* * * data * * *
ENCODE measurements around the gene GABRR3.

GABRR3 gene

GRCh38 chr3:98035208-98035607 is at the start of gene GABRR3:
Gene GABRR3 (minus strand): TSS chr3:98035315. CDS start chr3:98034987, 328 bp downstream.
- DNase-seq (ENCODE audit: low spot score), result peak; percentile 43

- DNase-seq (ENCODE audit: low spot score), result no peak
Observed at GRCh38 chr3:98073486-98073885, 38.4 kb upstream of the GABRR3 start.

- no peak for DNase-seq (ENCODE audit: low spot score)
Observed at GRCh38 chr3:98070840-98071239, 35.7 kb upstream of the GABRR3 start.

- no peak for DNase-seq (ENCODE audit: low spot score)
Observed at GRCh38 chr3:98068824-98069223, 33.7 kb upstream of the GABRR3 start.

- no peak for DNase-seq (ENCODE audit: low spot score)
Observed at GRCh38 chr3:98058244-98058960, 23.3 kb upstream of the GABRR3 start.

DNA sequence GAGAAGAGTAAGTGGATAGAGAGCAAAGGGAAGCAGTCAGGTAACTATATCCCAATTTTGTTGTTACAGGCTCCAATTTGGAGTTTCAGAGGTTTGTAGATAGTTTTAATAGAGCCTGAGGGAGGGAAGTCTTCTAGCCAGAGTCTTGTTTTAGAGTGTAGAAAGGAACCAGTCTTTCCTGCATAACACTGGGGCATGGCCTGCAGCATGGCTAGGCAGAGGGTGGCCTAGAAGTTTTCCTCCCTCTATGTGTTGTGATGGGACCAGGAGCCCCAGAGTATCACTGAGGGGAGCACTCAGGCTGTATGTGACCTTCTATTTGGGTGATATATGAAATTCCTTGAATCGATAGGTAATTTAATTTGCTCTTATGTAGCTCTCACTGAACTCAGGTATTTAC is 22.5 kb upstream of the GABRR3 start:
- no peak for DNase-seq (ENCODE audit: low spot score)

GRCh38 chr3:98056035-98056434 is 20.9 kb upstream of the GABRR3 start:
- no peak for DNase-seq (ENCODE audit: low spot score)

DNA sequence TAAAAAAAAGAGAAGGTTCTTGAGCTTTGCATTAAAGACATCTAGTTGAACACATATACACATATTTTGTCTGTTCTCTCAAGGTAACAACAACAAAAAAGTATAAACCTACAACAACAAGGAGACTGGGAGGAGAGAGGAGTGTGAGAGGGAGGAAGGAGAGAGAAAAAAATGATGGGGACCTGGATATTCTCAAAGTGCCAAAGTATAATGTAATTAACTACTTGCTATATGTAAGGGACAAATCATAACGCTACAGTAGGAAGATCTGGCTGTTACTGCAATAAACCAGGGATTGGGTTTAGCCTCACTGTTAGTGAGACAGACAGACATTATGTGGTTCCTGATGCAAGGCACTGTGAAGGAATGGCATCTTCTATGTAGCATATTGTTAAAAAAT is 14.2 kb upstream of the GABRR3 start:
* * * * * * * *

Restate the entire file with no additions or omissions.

ENCODE measurements around the gene GABRR3.

GABRR3 gene

GRCh38 chr3:98035208-98035607 is at the start of gene GABRR3:
Gene GABRR3 (minus strand): TSS chr3:98035315. CDS start chr3:98034987, 328 bp downstream.
- DNase-seq (ENCODE audit: low spot score), result peak; percentile 43

- DNase-seq (ENCODE audit: low spot score), result no peak
Observed at GRCh38 chr3:98073486-98073885, 38.4 kb upstream of the GABRR3 start.

- no peak for DNase-seq (ENCODE audit: low spot score)
Observed at GRCh38 chr3:98070840-98071239, 35.7 kb upstream of the GABRR3 start.

- no peak for DNase-seq (ENCODE audit: low spot score)
Observed at GRCh38 chr3:98068824-98069223, 33.7 kb upstream of the GABRR3 start.

- no peak for DNase-seq (ENCODE audit: low spot score)
Observed at GRCh38 chr3:98058244-98058960, 23.3 kb upstream of the GABRR3 start.

DNA sequence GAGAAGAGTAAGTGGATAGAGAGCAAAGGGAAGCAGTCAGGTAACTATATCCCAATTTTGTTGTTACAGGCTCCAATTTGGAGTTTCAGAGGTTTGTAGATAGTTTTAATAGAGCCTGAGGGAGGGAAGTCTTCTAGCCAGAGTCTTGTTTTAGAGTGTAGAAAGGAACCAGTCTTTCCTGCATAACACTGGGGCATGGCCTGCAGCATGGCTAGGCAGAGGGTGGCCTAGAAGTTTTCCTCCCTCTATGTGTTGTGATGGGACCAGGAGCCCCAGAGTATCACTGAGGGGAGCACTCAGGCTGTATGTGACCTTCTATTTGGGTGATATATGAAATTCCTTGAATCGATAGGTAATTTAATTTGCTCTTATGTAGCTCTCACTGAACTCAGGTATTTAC is 22.5 kb upstream of the GABRR3 start:
- no peak for DNase-seq (ENCODE audit: low spot score)

GRCh38 chr3:98056035-98056434 is 20.9 kb upstream of the GABRR3 start:
- no peak for DNase-seq (ENCODE audit: low spot score)

DNA sequence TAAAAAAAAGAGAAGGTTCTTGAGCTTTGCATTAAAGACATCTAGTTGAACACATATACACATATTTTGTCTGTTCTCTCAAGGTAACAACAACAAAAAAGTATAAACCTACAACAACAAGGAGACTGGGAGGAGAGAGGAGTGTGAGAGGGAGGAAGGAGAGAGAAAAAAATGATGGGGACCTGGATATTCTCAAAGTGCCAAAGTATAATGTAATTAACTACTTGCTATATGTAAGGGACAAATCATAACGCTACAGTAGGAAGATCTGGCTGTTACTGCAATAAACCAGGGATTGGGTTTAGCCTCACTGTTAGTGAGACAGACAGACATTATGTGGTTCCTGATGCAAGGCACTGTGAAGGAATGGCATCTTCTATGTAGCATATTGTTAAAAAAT is 14.2 kb upstream of the GABRR3 start: